Some common infections in dogs can result in minimal problems for the health of the animal, but infections can also cause major illnesses that can be fatal. As a responsible pet owner you should be aware of these common infections and their symptoms in order to determine whether your dog is having a bout with an illness that will cure itself, or whether the symptoms are indicative of a serious disease. Early recognition and treatment of infections are your best protection against a severe illness or the death of your pet.
Rabies is one of the most common infections in dogs. The symptoms of rabies may not become noticeable for days or even months after a dog has been infected with the disease. The symptoms include refusing to eat or drink water, a high fever, seizures, and foaming at the mouth. Some dogs will exhibit what is called “mad dog syndrome.” A dog with this syndrome can become extremely aggressive and will attack humans or other dogs. Vaccination is not only your safest protection against a dog contracting rabies, but also is mandatory in almost every city and town in the U.S.
Parvovirus is another extremely contagious disease commonly found in dogs, and also requires vaccination with a follow-up shot every year. It is usually contracted through exposure to the infected feces of a dog or other animal. The symptoms of parvovirus include lethargy, vomiting blood, or diarrhea and loss of appetite.
Ear infections in dogs are more common in floppy eared dogs and dogs who spend most of their time outdoors. The symptoms include excess wax build up in the ear canals, a foul smelling odor from the dog’s ears, and pawing or scratching the ears. Ear infections can be treated with a drying cream from a pet store. Insert the cream into the dog’s ear and rub it in well. The cream will act as a drying agent and soak up the excess moisture in the dog’s ears. Serious ear infections require treatment by a veterinarian.
Distemper is a highly contagious infection that affects the respiratory, nervous and gastrointestinal systems in a dog. Like parvovirus, the infection is transmitted when an animal is exposed to feces that contain the virus. All dogs are at risk of contracting distemper, but puppies under four months of age are especially at risk. There is no cure for distemper but there are medications to help control the disease and keep it from worsening. Distemper vaccinations are also required annually for puppies and dogs.
The common cold in dogs is most commonly caused by kennel cough when an upper respiratory infection affects a dog’s lungs and sinuses. The symptoms include nasal discharge and sneezing, continual coughing spells, and great difficulty in breathing. Dogs who have strong immune systems are usually able fight off the infection before it becomes serious. Kennel cough is extremely infectious but can be treated and eradicated if caught in the early stage.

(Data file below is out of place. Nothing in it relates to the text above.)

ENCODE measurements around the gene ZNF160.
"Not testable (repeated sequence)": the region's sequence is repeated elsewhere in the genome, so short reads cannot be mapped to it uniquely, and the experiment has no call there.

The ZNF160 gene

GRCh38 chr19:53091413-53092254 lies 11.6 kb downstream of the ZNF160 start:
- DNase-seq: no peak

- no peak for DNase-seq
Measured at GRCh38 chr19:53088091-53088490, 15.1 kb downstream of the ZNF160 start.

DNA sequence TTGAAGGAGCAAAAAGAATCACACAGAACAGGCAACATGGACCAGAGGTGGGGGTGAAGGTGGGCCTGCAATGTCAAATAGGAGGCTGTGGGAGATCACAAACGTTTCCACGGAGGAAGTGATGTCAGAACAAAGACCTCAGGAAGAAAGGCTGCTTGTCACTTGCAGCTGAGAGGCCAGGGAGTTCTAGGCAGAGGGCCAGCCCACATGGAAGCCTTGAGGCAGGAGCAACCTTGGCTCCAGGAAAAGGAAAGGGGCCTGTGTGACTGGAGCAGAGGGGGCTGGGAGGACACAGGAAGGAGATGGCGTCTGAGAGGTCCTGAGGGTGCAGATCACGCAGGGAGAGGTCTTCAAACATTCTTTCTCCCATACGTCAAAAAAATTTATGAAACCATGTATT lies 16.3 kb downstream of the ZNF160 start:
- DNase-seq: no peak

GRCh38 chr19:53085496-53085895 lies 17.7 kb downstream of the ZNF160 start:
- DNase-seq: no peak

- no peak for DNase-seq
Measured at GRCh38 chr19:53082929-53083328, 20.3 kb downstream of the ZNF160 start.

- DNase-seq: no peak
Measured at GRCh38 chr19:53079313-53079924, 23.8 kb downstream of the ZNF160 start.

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Red Spider Mite Infestation
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Red Spider Mite Infestation
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E solo dieci minuti prima pioveva. Si erano presi per mano ed erano scesi di fuori a danzare sotto l’acqua fresca in un giorno di giugno. I loro corpi sospesi in note invisibili avevano creano melodie che ora, a pioggia terminata, brillavano nella luce che penetrava tra i batuffoli di nuvole e si specchiava sulle gocce, sui capelli, sugli occhi, sulle labbra…
When I was six, my mother enrolled me in my first dance class. I enjoyed it, I had fun, I got to wear cute little sailor costumes and get up on stage and tunelessly tap my feet.
The teacher always arranged us in two rows, and this being the early 80s before everyone had to get equal play, she arranged us not by height but by talent. The precocious dancers with the big smiles and the good rhythm were front and center, and those who tripped on their shoelaces or danced with the angry pounding feet of someone trying to stomp out the last burning embers of an old campfire found themselves perpetually in the back.
My dad has a lot of pictures of half of my body hidden behind the other girls.
Had I been desperate to improve my lot in life as a dancer, I imagine my parents might have encouraged me to spend more time honing my craft. I have learned in life that training trumps talent almost every time. However, I didn’t mind the back row, and they didn’t mind, so they let me be in between dance classes to pursue what really floated my boat: palaeontology.